Over the last thirty-five years, the staff at Fort Clatsop has developed a nationally recognized interpretive program, designed to present to the public the story of the Lewis and Clark Expedition and its stay at Fort Clatsop during the winter of 1805-1806. The 1958 Suggested Historical Area Report described a potential memorial where the site of the replicated fort structure, in combination with the restoration of the historically documented coastal forest environment of 1805-1806, could offer the visitor a physical setting in which to imagine the Expedition party. Since the opening of the visitor center in 1963, the memorial's interpretation has evolved into a comprehensive presentation of the Expedition, its encounters and effects at the turn of the 19th century.
The memorial began telling the story of the Expedition through exhibits and other media utilized at the visitor center and the fort replica. From 1963 to the present, the memorial has broadened the scope of its interpretation through: the development of costumed demonstration programs, held throughout spring and summer and on special occasions; increased seasonal staffing; utilization of the memorial's growing reference library collection; an expanded collection of educational films and videos; expanded and improved exhibit displays, temporary displays, including artifacts from the Lewis and Clark Expedition on loan from other institutions; the filming of costumed demonstrations on laser disc format, shown in the visitor center; and the development of a variety of educational school programs, held both on and off site. Memorial staff have broadened both the depth and reach of its interpretive programs.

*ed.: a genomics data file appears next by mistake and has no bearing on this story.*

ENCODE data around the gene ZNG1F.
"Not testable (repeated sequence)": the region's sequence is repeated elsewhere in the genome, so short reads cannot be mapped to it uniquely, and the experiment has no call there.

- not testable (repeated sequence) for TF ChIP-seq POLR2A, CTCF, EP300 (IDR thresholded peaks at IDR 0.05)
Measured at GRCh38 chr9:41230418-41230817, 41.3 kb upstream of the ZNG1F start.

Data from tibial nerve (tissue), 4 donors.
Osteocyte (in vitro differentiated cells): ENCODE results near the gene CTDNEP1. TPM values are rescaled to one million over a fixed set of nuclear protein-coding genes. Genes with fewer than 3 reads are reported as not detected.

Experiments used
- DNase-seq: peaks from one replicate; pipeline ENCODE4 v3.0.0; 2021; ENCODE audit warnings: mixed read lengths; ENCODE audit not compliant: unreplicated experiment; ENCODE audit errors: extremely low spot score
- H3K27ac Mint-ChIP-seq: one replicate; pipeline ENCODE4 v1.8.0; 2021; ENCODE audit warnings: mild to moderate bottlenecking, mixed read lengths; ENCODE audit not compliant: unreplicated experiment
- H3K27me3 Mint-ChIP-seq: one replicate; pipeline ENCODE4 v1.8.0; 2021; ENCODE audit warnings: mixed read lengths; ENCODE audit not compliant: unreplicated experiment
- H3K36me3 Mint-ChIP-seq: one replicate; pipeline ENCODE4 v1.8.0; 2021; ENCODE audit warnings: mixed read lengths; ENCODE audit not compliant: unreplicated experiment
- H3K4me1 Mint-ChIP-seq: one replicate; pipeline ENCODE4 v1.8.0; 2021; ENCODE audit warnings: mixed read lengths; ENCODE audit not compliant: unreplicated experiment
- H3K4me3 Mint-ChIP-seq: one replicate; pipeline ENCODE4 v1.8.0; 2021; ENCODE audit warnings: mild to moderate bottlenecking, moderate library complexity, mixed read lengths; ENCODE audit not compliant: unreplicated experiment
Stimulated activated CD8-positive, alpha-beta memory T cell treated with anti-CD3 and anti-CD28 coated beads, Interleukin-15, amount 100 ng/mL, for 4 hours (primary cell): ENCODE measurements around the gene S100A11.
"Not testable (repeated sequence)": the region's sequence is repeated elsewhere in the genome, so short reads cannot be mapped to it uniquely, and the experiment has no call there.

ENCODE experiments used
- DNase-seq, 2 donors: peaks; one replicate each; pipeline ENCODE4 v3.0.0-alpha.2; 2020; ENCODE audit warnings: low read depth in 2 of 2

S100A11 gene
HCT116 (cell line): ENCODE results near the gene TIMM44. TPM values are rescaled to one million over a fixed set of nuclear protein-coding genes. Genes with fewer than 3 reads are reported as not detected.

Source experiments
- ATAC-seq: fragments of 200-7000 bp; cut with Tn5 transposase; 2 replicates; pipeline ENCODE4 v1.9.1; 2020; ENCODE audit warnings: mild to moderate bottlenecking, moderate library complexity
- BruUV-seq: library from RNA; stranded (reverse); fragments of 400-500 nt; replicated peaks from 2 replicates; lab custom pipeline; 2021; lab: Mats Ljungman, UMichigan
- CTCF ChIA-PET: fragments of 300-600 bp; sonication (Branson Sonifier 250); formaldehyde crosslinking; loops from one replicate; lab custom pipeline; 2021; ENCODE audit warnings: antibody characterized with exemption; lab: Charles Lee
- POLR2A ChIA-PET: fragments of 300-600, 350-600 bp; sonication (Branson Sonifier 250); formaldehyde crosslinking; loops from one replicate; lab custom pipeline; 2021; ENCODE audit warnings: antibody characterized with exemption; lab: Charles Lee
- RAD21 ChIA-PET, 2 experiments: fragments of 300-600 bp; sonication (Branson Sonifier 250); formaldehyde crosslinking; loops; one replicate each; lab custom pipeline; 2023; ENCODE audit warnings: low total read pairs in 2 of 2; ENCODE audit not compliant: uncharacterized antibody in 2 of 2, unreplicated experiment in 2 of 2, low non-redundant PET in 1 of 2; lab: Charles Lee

Last Updated: 20-Jan-2004